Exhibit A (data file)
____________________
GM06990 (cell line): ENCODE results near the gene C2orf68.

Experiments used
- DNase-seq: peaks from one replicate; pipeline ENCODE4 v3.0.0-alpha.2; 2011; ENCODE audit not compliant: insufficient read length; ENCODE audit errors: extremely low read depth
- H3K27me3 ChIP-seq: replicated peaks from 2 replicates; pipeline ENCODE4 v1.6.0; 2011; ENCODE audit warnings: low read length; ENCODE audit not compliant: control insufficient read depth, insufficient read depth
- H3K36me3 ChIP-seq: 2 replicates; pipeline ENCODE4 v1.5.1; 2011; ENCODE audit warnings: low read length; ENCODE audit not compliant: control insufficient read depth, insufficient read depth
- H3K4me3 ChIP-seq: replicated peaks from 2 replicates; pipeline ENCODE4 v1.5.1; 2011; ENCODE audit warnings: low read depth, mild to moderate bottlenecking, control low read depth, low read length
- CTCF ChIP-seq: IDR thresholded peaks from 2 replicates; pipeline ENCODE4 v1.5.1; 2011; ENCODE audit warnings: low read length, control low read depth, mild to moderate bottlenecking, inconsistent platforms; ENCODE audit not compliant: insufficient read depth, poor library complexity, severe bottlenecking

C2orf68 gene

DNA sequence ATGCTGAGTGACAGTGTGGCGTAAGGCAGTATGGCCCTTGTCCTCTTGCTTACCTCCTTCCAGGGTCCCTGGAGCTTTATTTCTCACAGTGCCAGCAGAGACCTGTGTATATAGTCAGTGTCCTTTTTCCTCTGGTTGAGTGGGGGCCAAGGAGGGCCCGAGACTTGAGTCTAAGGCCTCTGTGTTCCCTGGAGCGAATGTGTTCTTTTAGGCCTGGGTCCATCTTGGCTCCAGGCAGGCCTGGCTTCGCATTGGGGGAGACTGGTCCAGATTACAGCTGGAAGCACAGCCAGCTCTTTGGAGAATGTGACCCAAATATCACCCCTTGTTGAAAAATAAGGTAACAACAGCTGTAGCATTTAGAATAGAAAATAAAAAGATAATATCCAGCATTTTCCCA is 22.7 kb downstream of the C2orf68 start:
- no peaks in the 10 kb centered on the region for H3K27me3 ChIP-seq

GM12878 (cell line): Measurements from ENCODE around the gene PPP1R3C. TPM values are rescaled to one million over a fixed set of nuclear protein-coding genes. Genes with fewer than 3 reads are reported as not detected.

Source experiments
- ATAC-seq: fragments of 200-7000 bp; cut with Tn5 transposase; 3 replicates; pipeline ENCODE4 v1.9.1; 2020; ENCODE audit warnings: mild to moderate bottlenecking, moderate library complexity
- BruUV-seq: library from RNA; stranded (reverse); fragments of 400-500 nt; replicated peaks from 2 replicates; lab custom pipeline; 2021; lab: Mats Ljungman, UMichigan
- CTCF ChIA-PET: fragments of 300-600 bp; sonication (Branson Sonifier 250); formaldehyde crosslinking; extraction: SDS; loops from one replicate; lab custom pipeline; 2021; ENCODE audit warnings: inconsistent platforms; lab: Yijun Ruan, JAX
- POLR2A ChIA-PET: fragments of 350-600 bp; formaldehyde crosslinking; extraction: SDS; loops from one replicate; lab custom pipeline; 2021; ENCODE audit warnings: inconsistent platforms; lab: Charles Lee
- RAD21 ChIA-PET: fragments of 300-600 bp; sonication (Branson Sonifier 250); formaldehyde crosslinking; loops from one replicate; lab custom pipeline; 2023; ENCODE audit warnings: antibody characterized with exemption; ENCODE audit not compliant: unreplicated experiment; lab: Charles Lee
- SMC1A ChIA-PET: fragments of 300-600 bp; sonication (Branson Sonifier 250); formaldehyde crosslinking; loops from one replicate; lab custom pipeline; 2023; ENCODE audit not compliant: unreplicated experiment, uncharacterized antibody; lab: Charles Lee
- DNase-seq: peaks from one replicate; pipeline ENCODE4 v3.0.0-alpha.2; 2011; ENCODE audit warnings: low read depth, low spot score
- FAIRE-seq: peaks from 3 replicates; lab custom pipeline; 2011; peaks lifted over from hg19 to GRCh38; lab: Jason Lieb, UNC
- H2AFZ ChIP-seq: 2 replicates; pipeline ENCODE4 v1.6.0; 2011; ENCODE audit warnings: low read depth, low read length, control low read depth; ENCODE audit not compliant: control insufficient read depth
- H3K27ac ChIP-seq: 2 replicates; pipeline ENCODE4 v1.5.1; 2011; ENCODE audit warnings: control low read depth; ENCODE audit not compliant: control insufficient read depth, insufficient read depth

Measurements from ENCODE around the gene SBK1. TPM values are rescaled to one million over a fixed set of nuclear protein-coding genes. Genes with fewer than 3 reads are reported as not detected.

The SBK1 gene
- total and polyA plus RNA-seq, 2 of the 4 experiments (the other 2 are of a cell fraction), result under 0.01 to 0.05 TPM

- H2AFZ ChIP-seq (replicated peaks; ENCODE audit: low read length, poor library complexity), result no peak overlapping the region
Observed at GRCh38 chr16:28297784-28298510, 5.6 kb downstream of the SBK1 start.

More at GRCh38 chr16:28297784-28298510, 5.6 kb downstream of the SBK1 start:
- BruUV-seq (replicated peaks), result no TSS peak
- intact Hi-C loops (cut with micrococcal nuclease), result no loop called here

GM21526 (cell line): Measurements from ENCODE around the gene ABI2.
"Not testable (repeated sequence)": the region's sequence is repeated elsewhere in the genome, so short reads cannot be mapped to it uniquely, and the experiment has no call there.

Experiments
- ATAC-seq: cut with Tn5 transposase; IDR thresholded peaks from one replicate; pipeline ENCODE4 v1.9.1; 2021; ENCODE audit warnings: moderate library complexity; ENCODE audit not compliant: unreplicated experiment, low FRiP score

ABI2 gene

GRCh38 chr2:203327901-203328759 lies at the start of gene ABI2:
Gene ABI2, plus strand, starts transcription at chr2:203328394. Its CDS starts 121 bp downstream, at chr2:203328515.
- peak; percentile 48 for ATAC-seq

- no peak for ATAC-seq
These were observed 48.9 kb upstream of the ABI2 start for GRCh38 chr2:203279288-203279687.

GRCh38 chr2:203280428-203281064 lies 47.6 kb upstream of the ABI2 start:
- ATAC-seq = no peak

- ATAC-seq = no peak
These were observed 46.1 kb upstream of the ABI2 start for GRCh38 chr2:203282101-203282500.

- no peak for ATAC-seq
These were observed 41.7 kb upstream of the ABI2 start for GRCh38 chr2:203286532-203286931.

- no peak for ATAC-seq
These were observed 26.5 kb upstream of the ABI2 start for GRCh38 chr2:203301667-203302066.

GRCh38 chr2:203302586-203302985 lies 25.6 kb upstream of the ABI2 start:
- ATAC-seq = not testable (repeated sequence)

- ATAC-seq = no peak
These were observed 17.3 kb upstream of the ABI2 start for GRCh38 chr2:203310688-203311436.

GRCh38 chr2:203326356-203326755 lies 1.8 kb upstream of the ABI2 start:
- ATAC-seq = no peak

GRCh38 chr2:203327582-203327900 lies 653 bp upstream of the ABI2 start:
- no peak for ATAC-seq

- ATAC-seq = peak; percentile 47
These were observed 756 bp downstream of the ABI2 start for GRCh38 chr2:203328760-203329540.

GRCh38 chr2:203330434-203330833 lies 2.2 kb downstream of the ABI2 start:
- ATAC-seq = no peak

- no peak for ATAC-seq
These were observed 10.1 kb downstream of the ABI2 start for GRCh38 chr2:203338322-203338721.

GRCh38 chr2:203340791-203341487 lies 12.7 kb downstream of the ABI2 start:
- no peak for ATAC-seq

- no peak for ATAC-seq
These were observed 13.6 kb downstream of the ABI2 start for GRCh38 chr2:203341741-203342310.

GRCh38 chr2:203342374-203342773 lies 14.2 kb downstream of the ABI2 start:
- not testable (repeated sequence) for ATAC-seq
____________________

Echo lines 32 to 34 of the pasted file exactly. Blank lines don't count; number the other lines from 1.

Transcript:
"Not testable (repeated sequence)": the region's sequence is repeated elsewhere in the genome, so short reads cannot be mapped to it uniquely, and the experiment has no call there.

Experiments
- ATAC-seq: cut with Tn5 transposase; IDR thresholded peaks from one replicate; pipeline ENCODE4 v1.9.1; 2021; ENCODE audit warnings: moderate library complexity; ENCODE audit not compliant: unreplicated experiment, low FRiP score